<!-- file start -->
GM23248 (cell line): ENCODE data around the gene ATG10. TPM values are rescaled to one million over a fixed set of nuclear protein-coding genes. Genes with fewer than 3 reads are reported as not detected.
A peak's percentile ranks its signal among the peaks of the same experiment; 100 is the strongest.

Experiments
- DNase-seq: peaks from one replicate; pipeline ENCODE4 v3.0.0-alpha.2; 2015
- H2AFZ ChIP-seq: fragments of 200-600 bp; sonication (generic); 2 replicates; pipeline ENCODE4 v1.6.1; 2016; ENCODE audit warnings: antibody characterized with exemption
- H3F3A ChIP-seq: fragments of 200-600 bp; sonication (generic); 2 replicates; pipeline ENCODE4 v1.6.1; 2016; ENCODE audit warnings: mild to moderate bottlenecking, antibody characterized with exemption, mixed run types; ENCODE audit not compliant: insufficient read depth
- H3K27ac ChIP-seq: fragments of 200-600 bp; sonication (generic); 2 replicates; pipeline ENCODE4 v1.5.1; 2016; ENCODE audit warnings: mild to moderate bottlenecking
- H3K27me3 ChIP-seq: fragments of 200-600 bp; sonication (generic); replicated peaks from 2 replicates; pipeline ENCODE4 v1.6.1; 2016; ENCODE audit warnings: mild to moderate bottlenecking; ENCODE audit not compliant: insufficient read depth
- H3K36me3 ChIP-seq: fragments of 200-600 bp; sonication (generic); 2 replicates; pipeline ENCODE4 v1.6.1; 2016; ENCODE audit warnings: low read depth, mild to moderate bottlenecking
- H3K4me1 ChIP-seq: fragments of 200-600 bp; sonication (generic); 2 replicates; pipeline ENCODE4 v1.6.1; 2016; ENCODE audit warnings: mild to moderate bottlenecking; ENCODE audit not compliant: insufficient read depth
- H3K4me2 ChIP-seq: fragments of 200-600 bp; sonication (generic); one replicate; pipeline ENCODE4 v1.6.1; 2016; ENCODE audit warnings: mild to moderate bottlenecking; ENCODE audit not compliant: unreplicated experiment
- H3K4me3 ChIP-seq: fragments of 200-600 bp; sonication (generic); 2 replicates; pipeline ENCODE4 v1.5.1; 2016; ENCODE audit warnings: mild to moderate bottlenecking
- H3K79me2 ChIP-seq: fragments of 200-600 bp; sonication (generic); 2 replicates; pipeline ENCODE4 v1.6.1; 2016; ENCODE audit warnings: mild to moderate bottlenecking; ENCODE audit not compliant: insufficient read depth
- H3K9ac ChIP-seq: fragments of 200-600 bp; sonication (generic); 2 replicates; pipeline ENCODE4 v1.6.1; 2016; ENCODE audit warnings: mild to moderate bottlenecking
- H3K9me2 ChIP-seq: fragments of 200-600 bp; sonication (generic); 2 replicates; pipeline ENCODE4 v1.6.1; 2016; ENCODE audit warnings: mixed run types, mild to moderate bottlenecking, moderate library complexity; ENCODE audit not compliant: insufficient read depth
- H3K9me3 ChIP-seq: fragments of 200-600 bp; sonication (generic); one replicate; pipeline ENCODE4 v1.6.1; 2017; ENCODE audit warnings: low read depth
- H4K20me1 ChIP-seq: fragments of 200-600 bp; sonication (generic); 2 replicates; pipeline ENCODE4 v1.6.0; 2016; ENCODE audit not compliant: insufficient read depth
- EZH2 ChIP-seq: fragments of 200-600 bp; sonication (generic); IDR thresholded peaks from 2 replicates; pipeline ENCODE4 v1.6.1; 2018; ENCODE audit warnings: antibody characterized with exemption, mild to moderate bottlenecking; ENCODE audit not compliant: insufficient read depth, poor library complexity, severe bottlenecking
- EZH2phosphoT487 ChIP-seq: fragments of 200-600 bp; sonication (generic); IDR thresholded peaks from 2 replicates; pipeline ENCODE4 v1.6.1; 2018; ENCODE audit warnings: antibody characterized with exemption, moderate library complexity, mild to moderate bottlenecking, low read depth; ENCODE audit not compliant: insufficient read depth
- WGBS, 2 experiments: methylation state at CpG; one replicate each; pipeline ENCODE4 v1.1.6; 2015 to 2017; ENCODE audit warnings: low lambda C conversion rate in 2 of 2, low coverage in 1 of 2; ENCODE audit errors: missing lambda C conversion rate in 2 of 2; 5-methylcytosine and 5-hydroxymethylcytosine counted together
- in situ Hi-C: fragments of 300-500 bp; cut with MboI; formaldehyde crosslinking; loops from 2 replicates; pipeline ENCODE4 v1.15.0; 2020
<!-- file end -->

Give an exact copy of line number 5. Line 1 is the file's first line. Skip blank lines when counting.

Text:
- H2AFZ ChIP-seq: fragments of 200-600 bp; sonication (generic); 2 replicates; pipeline ENCODE4 v1.6.1; 2016; ENCODE audit warnings: antibody characterized with exemption